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Mission Statement: The Do's and Don'ts

What is a mission statement?

A good mission statement is a useful tool for a well-run business. It’s the “why” of your branding strategy.

A mission statement defines a company’s goals in three important ways:

  • It defines what the company does for its customers

  • It defines what the company does for its employees

  • It defines what the company does for its owner

Your business mission statement must come before your marketing. It’s where you ask why do we, as a business, exist? Your mission statement and your brand strategy will go hand-in-hand. You may have one, but perhaps it isn’t properly defined. I will give you a real-life example of what I mean by that. 


I recently spoke with a potential client and when I asked her why she was restructuring her business this is what she told me…

I’m tired of dealing with difficult clients. I want to make the most money in my (interior design business) by getting the wealthiest people to use my service. I will do this by selling them interior design services at high prices, as well as shutting them out of the process, so I can get in and out as fast as possible


That’s not a joke, that was real. I told her honestly, those are your objectives, and they are all about you. They don’t help your customers, they don’t appeal to them either and they are all about making you happy as opposed to about what you stand for. Creating your brand marketing around these points would be ridiculous.

We ended up not working together for other reasons. But I wanted to highlight what not to do.

I am very aware that most sole proprietors and small businesses don’t use professional branding services so they have no real brand strategy let alone a mission statement or any real strategy behind the marketing they are creating. I am also aware the marketing is very very difficult without a clear definition of why you are doing what you’re doing. So I am writing this post to help those who insist on DYI branding.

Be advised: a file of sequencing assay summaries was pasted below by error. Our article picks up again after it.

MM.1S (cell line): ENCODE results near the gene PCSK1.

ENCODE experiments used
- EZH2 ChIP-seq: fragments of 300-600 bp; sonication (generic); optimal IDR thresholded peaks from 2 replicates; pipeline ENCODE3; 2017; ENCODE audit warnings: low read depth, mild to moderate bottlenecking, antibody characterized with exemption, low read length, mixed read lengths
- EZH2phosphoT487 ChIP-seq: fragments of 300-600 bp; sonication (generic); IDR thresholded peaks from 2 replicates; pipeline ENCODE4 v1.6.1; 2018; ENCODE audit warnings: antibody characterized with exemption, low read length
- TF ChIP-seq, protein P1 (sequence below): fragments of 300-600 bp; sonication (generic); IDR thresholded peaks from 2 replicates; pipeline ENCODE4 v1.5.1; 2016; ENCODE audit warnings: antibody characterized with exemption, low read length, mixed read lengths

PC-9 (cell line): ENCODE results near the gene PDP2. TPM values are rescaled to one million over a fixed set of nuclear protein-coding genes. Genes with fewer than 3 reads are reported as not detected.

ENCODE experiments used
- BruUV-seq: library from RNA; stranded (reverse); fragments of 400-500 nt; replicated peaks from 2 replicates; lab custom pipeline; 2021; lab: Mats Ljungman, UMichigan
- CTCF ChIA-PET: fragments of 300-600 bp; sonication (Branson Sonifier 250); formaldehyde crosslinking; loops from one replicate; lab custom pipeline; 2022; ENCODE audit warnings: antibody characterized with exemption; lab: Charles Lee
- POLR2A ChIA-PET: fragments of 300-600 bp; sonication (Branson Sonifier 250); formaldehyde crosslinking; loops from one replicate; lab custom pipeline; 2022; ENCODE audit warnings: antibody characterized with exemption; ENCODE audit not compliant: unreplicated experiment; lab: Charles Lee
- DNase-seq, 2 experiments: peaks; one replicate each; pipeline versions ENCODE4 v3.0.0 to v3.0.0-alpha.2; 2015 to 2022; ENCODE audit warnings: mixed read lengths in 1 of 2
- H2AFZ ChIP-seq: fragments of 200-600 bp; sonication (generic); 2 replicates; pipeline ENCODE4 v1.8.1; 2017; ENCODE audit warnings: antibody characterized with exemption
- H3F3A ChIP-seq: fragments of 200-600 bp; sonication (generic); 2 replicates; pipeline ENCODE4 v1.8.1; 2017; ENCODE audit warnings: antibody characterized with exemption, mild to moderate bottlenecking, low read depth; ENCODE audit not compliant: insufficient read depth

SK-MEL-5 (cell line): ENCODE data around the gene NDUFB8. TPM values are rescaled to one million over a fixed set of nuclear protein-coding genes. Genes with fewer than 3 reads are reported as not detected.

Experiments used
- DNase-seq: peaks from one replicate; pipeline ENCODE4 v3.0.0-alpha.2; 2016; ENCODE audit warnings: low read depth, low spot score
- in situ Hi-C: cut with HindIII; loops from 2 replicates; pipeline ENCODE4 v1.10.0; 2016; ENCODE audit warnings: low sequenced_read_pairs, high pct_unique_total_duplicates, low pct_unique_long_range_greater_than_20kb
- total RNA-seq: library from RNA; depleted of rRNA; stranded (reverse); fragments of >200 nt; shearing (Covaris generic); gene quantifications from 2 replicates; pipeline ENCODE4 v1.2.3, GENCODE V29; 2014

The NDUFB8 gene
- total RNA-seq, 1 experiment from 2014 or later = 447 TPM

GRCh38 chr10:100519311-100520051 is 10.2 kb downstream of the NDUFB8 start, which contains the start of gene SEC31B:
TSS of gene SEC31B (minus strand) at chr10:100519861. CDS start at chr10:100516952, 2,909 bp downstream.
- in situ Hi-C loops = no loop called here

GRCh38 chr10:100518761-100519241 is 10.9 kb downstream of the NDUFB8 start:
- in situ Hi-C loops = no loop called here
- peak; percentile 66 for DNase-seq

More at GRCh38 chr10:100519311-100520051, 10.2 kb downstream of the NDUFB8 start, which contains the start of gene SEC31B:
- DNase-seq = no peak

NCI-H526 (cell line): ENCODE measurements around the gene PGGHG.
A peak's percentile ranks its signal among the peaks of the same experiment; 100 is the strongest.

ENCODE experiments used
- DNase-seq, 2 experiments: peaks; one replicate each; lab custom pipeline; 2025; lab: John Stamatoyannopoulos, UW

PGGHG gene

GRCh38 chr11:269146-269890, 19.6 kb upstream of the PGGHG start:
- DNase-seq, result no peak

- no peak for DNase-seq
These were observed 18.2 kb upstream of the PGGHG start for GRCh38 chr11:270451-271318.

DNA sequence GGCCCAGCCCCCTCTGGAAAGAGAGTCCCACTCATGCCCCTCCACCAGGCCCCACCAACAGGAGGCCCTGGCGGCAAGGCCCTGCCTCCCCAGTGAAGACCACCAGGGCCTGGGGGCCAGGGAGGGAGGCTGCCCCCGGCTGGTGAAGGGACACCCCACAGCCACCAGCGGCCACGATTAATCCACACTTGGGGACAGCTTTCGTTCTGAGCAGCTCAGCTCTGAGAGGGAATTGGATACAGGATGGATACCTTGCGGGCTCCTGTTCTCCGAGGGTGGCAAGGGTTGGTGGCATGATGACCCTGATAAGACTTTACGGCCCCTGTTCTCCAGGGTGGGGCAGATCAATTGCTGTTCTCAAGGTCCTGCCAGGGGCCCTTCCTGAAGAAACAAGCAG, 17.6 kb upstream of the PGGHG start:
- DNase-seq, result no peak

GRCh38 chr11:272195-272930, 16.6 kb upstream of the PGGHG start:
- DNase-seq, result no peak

In this post, I’m going to:

Show you an example of a mission statement

Show you how to write a mission statement


The ready-to-assemble furniture retailer was started in 1943 in Sweden by 17-year-old Ingvar Kamprad. Their mission statement is:

At IKEA our vision is to create a better everyday life for the many people. Our business idea supports this vision by offering a wide range of well-designed, functional home furnishing products at prices so low that as many people as possible will be able to afford them.

Writing Your Mission Statement

To work, your mission statement has to be all about your customers’ ‘pain points’. What’s keeping them up at night? What will you do for them? Not, what you will sell to them. 

Your statement needs to clearly define:

  • The core audience target

  • What you will deliver to the audience

  • The major audience take away

If we look back at the IKEA example again, their core audience target is ‘as many people as possible’, in other words, the everyday person. What they will deliver: ‘functional home furnishing products’ at ‘low prices’. Finally, the major audience takes away, or the outcome is ‘to create a better everyday life’.

Any content IKEA creates will abide by these principles. It will help their customers with their problems in relation to what IKEA offers. What the mission statement does, is make everything easier for you and them.

What’s Next? Now the marketing you are producing will be served by your mission statement. It is a great filter for looking over your marketing content and deciding which is needed and which isn’t. It streamlines your marketing big-time!

Depending on your company, your statement may change over time, and this is fine. But this will also mean your content marketing will change too.

Now, how about putting your mission statement at the top of the About Us page on your website? Spread it to the places where your target audience can see it. Have it on the wall in your office so everyone who works for you knows what you are aiming to achieve. 


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